'It is settled law that an endowment can validly be created in favour of an idol or temple without the performance of any particular ceremonies provided the settlor has clearly and unambiguously expressed his intention in that behalf, vide AIR 1957 SC 133, Jai Dayal v. Dewan Ram Saran Das; AIR 1938 Lah 686 and Deeplal v. Parashwanath Digamber Jain Vidyalaya Mahamantri Shri Gulabchand, AIR 1956 Raj 171.'

From the above decisions it is quite clear that in order to establish the validity of the gift it was not necessary forthe plaintiffs to adduce evidence that ceremonies of Sankalpa and Samarpana were held for that purpose. However, for the purpose of examining as to whether a valid gift was really made or not one has to see from the evidence on record as to whether the owner voluntarily transferred the property in favour of the deity without any consideration and completely divested himself of the ownership of the property in favour of the donee.

9. In this case the deed of gift Ext. 6 has been registered. The contents of the gift deed clearly show that the donor in transferring the property mentioned in that deed in favour of the deity completely divested herself of her ownership in the said property in favour of the deity. Very soon thereafter Nila Bewa, who was the original owner of the suit property, executed a deed of relinquishment (Ext. 7) in favour of the deity. In that deed it is stated that she had given the said property to Rani Dei, and she (Nila Bewa) had no right, title and interest in the same. It is also stated therein that the gift of the property made as per Ext. 6 by Rani Dei was a valid gift, and Nila Bewa had absolutely no objection to the same. It is further stated that if she still had any right, title and interest in the said properly she completely relinquished the same in favour of the deity by the said deed.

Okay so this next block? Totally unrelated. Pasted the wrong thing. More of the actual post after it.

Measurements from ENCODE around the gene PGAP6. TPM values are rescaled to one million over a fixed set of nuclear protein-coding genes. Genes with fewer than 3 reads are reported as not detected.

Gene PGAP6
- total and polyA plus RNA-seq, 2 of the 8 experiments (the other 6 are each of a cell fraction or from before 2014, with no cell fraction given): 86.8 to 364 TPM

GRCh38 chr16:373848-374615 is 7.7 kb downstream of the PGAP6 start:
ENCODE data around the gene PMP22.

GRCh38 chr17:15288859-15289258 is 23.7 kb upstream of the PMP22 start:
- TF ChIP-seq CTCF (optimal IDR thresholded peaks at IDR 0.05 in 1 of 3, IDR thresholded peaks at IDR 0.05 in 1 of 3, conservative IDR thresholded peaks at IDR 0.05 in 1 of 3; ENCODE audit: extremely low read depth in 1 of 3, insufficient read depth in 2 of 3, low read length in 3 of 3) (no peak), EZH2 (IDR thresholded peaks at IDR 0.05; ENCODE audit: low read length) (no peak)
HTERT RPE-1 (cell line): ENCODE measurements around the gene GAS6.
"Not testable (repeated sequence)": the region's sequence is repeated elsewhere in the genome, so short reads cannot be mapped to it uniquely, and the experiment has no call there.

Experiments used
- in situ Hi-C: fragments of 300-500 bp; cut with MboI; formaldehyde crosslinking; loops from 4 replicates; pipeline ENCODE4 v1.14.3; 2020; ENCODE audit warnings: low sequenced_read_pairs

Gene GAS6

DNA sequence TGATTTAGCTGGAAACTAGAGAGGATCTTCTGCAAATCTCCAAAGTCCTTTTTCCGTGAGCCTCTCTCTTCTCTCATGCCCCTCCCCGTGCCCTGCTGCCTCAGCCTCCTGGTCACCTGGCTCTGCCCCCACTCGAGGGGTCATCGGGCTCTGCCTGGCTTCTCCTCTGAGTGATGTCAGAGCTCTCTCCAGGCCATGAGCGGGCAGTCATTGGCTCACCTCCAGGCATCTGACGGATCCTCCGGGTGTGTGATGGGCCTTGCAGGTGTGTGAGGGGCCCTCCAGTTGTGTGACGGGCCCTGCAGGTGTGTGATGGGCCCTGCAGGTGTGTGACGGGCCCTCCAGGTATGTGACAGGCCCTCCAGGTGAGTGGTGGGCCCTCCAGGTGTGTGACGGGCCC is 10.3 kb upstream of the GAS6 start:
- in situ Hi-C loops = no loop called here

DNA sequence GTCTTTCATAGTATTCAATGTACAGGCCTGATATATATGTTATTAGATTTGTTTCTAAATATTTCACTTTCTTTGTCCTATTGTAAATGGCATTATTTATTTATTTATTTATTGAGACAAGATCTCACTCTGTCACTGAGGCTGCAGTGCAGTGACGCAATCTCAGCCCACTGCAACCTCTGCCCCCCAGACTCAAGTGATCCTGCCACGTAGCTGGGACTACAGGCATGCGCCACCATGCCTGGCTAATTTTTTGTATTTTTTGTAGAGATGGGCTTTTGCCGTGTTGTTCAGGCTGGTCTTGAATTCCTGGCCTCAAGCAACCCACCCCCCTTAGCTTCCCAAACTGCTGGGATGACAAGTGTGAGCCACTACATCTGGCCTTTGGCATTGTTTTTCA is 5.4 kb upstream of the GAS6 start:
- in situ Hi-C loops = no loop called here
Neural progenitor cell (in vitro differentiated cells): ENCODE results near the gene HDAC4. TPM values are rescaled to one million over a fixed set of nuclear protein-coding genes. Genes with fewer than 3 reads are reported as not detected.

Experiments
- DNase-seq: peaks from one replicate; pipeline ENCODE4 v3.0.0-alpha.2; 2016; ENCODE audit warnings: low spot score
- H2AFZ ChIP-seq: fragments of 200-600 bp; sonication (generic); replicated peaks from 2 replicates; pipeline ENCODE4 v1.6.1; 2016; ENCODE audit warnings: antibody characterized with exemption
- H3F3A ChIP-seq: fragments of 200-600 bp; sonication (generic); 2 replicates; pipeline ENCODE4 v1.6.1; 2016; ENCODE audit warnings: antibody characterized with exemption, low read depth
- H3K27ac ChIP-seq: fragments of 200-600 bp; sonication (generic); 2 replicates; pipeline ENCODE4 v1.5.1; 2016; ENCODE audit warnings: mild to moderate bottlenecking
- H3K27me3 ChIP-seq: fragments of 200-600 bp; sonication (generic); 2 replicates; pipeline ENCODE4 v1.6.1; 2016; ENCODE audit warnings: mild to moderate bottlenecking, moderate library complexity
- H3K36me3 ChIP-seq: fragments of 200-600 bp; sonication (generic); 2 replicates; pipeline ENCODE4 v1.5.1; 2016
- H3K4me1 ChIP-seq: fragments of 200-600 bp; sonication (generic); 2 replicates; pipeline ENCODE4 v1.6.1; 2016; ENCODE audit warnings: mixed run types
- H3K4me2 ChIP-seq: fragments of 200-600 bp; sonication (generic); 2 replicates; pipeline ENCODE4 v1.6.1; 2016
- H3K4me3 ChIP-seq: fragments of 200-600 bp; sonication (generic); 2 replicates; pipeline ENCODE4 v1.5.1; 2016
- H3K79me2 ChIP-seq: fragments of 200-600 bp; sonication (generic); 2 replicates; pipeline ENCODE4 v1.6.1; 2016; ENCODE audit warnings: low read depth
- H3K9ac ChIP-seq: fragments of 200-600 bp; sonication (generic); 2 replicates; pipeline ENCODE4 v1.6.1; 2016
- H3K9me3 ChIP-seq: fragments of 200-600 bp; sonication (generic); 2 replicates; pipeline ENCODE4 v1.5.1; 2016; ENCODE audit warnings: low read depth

From the contents of Exts. 6 and 7 it is quite evident that Rani Dei, the donor of the property not only completely divested herself of her ownership in the suit property in favour of the deity but her mother, the original owner of the suit property, within a short time of the execution of Ext. 6 executed the deed of relinquishment (Ext. 7) in favour of the deity in order to allay any doubt whatsoever about the complete vesting of the property in the deity Ext. 6 is dated 18-4-31 and Ext. 7 is dated 3-7-31. There is nothing on record to indicate that Rani Dei or Nila Bewa ever raised any objection or did any such act which would indicate that they did not have the intention to completely divest themselves of their right, title and interest in the suit property in favour of the deity. None of the descendants-in-interest or any of their relations have ever indicated their objection in any form or manner against the said dedication. The suit property was sold to the plaintiffs as per Ext. 5 dated 6-9-43, that is after about 12 years of its dedication to the deity. The transfer of the said property and delivery of possession thereof in favour of the ancestors of the plaintiffs also indicate that the marfatdar of the deity had taken possession of the property from the donor at the time when the said gift was made. The defendants who contest the validity of the gift have not adduced any evidence to show that the deity was not in possession of the property.